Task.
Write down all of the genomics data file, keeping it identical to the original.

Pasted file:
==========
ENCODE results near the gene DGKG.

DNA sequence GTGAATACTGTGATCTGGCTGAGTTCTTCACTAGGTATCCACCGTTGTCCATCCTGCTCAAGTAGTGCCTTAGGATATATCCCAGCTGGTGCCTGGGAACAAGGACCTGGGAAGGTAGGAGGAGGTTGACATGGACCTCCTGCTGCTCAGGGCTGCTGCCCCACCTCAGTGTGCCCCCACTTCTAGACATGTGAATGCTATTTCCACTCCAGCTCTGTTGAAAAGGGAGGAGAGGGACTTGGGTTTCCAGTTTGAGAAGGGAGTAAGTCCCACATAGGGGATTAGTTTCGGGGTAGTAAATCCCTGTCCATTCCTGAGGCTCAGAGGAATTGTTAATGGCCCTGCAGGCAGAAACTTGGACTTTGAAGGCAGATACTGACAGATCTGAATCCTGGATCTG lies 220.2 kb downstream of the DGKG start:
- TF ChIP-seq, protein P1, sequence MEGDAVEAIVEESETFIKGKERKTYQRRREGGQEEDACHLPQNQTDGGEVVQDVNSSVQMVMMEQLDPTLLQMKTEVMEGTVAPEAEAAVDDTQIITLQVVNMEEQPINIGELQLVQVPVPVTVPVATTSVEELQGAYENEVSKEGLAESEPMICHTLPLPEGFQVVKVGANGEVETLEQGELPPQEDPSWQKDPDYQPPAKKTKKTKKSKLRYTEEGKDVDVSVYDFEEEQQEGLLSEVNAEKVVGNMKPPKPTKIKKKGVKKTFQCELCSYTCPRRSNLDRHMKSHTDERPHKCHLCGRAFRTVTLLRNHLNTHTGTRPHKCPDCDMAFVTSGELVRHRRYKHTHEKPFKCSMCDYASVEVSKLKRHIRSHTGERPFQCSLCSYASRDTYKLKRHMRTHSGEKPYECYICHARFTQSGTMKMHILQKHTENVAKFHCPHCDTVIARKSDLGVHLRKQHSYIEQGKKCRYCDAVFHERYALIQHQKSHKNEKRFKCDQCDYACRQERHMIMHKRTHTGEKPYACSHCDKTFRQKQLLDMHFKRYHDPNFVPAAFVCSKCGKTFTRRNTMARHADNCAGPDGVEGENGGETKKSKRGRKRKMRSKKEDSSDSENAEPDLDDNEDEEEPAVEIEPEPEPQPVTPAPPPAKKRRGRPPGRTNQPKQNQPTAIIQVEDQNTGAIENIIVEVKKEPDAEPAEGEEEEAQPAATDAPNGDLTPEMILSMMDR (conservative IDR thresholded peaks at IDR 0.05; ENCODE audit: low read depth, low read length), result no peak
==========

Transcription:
ENCODE results near the gene DGKG.

DNA sequence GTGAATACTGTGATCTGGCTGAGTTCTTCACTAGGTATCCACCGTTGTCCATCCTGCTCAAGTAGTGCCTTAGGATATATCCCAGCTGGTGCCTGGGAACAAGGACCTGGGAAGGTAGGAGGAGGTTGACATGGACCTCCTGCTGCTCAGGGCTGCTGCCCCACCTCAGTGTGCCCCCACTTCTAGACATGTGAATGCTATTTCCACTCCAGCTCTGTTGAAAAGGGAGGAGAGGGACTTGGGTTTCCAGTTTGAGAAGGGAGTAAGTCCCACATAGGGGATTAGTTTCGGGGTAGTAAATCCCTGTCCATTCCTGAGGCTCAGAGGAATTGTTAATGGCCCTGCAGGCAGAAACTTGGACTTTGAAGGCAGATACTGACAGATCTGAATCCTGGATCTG lies 220.2 kb downstream of the DGKG start:
- TF ChIP-seq, protein P1, sequence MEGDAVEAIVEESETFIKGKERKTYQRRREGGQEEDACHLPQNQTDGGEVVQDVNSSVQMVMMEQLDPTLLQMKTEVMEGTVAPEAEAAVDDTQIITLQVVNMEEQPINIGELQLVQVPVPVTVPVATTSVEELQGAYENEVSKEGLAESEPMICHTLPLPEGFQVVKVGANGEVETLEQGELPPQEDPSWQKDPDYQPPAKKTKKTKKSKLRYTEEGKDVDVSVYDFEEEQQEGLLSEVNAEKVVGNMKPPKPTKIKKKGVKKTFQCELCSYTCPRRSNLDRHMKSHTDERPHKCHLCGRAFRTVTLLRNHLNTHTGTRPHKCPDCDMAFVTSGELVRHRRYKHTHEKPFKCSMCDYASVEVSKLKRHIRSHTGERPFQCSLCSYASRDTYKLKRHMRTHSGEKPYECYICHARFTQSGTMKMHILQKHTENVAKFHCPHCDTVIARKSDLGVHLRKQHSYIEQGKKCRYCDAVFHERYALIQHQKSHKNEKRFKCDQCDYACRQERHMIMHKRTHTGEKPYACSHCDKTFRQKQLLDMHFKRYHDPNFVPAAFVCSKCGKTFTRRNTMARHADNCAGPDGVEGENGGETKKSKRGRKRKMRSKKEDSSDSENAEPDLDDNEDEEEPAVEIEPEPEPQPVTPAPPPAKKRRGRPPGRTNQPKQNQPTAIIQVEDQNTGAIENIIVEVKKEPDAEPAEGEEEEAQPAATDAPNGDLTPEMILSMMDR (conservative IDR thresholded peaks at IDR 0.05; ENCODE audit: low read depth, low read length), result no peak